Currently, Seattle residents are allowed to throw food and food waste – pizza boxes, dirty napkins, soiled paper towels – in the garbage. Residents are required to have a food and yard waste collection service, but they don’t have to use it for food. (Backyard composters are exempt from that requirement.)
Similarly, multi-family building owners are required to provide a compost collection service for residents, but residents don’t have to use it.
But on Jan. 1, Seattle will ban food and food waste in trash.

Seattle Public Utilities (SPU) will begin issuing $1 fines when enforcement begins in July if more than 10% of a family’s trash is food. Property managers and businesses will face $50 fines.
The “composting requirement ordinance” will not just prohibit food from the garbage, but also “food-contaminated cardboard, paper napkins, and paper towels.”
The city joined Vancouver, Portland, San Francisco, and New York City, which already have food waste laws.
Seattle residents are on board with the nanny state as 74% supported the measure, and only 11% opposed.

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Seattle OKs $1 fine for adding too much food to garbage bins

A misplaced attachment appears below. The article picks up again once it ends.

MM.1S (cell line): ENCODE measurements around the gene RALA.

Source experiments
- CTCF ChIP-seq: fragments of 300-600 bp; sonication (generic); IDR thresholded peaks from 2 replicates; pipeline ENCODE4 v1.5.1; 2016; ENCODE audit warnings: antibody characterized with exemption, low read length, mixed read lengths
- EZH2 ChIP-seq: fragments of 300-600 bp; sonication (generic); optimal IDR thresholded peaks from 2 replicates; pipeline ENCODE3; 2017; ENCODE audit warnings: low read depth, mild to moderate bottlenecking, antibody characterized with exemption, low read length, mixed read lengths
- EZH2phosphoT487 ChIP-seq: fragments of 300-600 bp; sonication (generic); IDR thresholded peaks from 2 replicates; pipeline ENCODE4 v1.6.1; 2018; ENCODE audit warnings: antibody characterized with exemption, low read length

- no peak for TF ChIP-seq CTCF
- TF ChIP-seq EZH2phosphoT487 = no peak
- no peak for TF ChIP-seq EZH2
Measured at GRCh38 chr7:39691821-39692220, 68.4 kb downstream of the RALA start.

Seattle Times: The Seattle City Council passed a new ordinance Monday that could mean $1 fines for people who toss too many table scraps into the trash.
Under current Seattle Public Utilities (SPU) rules, people living in single-family homes are encouraged but not required to dispose of food waste and compostable paper products in compost bins. Apartment buildings must have compost bins available, but residents of apartment buildings aren’t required to use them. And businesses aren’t subject to any composting requirements.
Under the new rules, collectors can take a cursory look each time they dump trash into a garbage truck. If they see compostable items make up 10 percent or more of the trash, they’ll enter the violation into a computer system their trucks already carry, and will leave a ticket on the garbage bin that says to expect a $1 fine on the next garbage bill.